Analyze We are given an empirical formula and a molecular weight and asked to determine a molecular formula.

Plan The subscripts in a compound's molecular formula are whole-number multiples of the subscripts in its empirical formula. We find the appropriate multiple by using Equation 3.11.

Solve The formula weight of the empirical formula C3H4 is

3(12.0 amu) + 4(1.0 amu) = 40.0 amu

Next, we use this value in Equation 3.11:

Only whole-number ratios make physical sense because molecules contain whole atoms. The 3.02 in this case could result from a small experimental error in the molecular weight. We therefore multiply each subscript in the empirical formula by 3 to give the molecular formula: C9H12.

Check We can have confidence in the result because dividing molecular weight by empirical formula weight yields nearly a whole number.


Ethylene glycol, used in automobile antifreeze, is 38.7% C, 9.7% H, and 51.6% O by mass. Its molar mass is 62.1 g/mol. (a) What is the empirical formula of ethylene glycol? (b) What is its molecular formula?

Answers: (a) CH3O, (b) C2H6O2

Combustion Analysis

One technique for determining empirical formulas in the laboratory is combustion analysis, commonly used for compounds containing principally carbon and hydrogen.

When a compound containing carbon and hydrogen is completely combusted in an apparatus such as that shown in FIGURE 3.14, the carbon is converted to CO2 and the hydrogen is converted to H2O.  (Section 3.2) The amounts of CO2 and H2O produced are determined by measuring the mass increase in the CO2 and H2O absorbers. From the masses of CO2 and H2O we can calculate the number of moles of C and H in the original sample and thereby the empirical formula. If a third element is present in the compound, its mass can be determined by subtracting the measured masses of C and H from the original sample mass.

FIGURE 3.14 Apparatus for combustion analysis.

SAMPLE EXERCISE 3.15 Determining an Empirical Formula by Combustion Analysis

Isopropyl alcohol, sold as rubbing alcohol, is composed of C, H, and O. Combustion of 0.255 g of isopropyl alcohol produces 0.561 g of CO2 and 0.306 g of H2O. Determine the empirical formula of isopropyl alcohol.


Analyze We are told that isopropyl alcohol contains C, H, and O atoms and given the quantities of CO2 and H2O produced when a given quantity of the alcohol is combusted. We must determine the empirical formula for isopropyl alcohol, a task that requires us to calculate the number of moles of C, H, and O in the sample.

Plan We can use the mole concept to calculate grams of C in the CO2 and grams of H in the H2O. These masses are the masses of C and H in the alcohol before combustion. The mass of O in the compound equals the mass of the original sample minus the sum of the C and H masses. Once we have the C, H, and O masses, we can proceed as in Sample Exercise 3.13.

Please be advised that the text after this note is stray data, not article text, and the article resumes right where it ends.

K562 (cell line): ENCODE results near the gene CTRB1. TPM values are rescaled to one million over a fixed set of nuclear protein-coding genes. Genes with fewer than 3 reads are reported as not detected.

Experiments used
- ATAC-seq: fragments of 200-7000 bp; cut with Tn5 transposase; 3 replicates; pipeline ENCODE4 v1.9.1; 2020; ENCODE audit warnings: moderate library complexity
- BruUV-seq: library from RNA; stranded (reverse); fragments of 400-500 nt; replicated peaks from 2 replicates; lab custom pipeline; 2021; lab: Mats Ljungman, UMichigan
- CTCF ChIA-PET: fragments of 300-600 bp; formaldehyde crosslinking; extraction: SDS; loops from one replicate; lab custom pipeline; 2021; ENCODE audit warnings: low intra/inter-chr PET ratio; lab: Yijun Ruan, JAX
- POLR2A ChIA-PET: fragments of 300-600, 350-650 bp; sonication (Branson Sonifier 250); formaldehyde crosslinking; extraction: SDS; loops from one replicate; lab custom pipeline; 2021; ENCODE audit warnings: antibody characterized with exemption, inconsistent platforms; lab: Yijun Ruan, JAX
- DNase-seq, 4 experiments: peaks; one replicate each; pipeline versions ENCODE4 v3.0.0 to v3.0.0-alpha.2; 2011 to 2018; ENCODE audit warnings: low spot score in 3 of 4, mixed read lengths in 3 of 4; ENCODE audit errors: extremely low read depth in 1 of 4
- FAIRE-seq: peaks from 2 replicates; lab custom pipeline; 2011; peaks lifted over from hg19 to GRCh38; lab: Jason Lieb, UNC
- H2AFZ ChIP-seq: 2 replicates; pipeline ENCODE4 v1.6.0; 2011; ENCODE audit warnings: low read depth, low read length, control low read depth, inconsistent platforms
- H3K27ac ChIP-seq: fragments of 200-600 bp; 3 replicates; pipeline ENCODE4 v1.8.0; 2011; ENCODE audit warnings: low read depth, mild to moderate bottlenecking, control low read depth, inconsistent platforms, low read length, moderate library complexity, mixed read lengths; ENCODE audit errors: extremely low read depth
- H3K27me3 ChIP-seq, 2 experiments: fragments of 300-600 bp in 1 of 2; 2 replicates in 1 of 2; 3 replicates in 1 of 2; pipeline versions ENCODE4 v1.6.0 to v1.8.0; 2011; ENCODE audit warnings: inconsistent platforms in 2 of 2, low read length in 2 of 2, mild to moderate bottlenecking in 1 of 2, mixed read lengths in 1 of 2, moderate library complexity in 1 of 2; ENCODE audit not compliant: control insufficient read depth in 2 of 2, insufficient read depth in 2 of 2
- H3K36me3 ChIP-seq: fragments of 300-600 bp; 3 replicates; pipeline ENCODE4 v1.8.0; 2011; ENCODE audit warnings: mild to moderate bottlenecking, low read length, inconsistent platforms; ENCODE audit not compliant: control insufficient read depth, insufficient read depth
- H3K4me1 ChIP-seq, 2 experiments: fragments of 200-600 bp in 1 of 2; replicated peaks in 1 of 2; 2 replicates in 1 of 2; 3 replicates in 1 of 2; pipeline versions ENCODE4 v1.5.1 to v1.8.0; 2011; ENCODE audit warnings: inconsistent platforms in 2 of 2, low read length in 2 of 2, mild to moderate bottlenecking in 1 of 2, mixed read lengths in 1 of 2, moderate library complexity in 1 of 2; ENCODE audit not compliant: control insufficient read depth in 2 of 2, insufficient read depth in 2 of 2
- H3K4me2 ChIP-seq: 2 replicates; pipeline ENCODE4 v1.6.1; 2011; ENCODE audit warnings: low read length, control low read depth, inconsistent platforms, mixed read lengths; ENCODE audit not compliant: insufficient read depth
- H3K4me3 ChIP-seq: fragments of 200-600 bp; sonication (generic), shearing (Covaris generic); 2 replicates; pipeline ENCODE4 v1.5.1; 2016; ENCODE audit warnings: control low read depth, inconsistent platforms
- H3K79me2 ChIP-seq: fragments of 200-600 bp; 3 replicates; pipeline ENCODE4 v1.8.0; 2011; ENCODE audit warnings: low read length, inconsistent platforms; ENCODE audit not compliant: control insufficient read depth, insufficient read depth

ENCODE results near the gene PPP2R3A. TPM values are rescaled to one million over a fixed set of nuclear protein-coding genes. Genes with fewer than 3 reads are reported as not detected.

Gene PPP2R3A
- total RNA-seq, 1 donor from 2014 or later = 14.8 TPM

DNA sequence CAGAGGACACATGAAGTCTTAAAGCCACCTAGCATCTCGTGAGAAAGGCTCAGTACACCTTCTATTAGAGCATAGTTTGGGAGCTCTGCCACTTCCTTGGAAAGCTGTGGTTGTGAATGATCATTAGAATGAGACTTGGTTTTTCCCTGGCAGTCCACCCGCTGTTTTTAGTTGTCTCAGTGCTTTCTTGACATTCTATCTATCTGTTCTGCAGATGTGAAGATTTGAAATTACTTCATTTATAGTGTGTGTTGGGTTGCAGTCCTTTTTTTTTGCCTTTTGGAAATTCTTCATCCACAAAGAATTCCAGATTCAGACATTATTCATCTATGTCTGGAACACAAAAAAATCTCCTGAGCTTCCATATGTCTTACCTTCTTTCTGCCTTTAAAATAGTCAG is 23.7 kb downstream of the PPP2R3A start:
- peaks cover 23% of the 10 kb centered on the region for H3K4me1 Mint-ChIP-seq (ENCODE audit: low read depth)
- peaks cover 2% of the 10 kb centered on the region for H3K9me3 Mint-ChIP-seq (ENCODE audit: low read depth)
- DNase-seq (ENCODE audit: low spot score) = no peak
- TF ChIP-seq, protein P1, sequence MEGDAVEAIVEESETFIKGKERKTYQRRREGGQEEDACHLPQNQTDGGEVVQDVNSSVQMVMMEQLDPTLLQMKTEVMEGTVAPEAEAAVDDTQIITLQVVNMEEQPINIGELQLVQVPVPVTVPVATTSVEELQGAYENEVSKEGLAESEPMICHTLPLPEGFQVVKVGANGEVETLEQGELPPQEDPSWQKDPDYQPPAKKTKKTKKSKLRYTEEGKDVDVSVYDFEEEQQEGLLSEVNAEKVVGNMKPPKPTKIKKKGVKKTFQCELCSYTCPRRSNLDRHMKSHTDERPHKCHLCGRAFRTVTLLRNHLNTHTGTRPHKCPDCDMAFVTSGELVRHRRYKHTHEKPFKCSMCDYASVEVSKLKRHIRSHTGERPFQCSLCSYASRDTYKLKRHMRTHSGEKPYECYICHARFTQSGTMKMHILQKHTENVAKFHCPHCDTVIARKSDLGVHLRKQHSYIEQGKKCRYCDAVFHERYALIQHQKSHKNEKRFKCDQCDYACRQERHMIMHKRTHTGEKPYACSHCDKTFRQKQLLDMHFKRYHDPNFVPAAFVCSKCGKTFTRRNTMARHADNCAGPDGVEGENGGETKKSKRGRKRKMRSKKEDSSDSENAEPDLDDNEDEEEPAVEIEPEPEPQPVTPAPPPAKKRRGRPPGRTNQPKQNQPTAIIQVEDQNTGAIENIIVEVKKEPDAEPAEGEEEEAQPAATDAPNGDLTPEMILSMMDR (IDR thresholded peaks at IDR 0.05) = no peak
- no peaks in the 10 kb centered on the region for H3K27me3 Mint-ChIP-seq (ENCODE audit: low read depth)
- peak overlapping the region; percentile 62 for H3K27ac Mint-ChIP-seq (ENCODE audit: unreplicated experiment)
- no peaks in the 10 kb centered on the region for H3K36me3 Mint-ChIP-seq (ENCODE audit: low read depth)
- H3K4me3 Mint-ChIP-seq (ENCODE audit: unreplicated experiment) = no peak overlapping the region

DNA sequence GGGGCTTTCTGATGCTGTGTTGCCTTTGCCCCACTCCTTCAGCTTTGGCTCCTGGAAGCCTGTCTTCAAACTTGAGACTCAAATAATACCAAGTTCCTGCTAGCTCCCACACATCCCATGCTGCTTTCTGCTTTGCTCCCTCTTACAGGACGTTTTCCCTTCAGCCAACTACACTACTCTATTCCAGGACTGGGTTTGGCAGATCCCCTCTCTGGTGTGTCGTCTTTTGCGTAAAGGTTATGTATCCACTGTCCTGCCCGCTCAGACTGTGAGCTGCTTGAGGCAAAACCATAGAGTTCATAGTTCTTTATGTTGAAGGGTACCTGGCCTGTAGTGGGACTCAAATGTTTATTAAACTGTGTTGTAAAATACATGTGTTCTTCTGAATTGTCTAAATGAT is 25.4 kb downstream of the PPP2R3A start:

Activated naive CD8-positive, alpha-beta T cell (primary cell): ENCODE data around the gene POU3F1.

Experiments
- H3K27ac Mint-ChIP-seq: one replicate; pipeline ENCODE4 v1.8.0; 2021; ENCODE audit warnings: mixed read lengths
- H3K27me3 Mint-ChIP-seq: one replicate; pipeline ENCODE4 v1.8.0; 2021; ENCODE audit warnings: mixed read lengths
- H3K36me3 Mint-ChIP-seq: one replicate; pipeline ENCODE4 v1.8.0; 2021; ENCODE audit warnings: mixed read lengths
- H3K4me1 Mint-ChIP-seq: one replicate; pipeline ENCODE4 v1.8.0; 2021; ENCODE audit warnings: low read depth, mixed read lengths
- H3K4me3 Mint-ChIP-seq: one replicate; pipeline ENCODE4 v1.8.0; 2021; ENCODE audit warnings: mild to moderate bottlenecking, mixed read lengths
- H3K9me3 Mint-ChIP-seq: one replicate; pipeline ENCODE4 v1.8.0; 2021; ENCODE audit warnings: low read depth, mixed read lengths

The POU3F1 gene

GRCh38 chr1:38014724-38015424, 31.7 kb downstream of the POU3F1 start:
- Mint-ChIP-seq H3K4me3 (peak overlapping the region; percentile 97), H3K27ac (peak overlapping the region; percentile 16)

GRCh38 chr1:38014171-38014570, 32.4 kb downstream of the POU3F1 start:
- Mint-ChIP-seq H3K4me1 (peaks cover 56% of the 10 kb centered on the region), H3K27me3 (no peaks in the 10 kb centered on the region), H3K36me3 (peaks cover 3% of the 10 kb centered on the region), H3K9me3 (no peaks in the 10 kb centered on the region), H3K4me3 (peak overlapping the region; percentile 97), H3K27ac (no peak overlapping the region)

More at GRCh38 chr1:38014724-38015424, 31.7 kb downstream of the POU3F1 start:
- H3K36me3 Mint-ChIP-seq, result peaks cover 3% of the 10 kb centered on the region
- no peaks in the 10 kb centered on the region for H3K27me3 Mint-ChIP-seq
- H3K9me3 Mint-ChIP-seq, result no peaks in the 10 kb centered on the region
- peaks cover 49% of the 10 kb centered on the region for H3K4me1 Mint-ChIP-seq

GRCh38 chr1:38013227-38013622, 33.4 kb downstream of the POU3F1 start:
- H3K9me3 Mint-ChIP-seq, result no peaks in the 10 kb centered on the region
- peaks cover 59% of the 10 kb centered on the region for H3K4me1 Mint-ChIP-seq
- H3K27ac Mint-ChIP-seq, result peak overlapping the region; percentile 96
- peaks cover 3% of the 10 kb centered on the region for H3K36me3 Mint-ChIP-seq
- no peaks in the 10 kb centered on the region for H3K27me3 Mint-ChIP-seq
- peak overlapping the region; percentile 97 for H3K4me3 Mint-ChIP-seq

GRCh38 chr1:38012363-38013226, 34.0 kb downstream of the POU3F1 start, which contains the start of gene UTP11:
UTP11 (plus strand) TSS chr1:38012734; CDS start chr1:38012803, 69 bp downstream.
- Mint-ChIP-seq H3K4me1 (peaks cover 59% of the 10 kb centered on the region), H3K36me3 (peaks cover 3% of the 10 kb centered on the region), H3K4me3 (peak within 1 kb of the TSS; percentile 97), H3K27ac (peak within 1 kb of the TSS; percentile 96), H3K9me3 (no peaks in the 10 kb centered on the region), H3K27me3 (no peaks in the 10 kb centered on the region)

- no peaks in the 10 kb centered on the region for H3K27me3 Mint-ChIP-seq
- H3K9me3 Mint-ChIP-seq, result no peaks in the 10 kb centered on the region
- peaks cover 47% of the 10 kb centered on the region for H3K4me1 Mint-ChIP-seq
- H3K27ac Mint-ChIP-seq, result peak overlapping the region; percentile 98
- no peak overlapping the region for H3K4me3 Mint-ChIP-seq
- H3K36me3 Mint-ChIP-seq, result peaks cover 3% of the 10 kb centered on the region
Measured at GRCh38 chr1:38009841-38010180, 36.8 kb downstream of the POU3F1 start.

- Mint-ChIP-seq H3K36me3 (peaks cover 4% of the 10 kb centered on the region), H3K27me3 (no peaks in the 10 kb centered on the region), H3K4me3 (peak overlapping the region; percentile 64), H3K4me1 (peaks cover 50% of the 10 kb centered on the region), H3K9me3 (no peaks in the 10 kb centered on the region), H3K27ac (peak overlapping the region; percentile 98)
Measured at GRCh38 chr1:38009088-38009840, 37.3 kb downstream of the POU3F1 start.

To calculate the mass of C from the measured mass of CO2, we first use the molar mass of CO2, 44.0 g/mol, to convert grams of CO2 to moles of CO2. Because each CO2 molecule has only one C atom, there is 1 mol of C atoms per mole of CO2 molecules. This fact allows us to convert moles of CO2 to moles of C. Finally, we use the molar mass of C, 12.0 g, to convert moles of C to grams of C:

The calculation for determining H mass from H2O mass is similar, although we must remember that there are 2 mol of H atoms per 1 mol of H2O molecules:

The mass of the sample, 0.255 g, is the sum of the masses of C, H, and O. Thus, the O mass is

The number of moles of C, H, and O in the sample is therefore

To find the empirical formula, we must compare the relative number of moles of each element in the sample. We determine relative number of moles by dividing each of our calculated number of moles by the smallest number:

The first two numbers are very close to the whole numbers 3 and 8, giving the empirical formula


Check The subscripts work out to be moderate-size whole numbers, as expected.


(a) Caproic acid, responsible for the odor of dirty socks, is composed of C, H, and O atoms. Combustion of a 0.225-g sample of this compound produces 0.512 g CO2 and 0.209 g H2O. What is the empirical formula of caproic acid? (b) Caproic acid has a molar mass of 116 g/mol. What is its molecular formula?

Answers: (a) C3H6O, (b) C6H12O2


In Sample Exercise 3.15, how do you explain the fact that the values in our calculated C:H:O ratio are 3.0:7.9:1.0 rather than exact integers 3:8:1?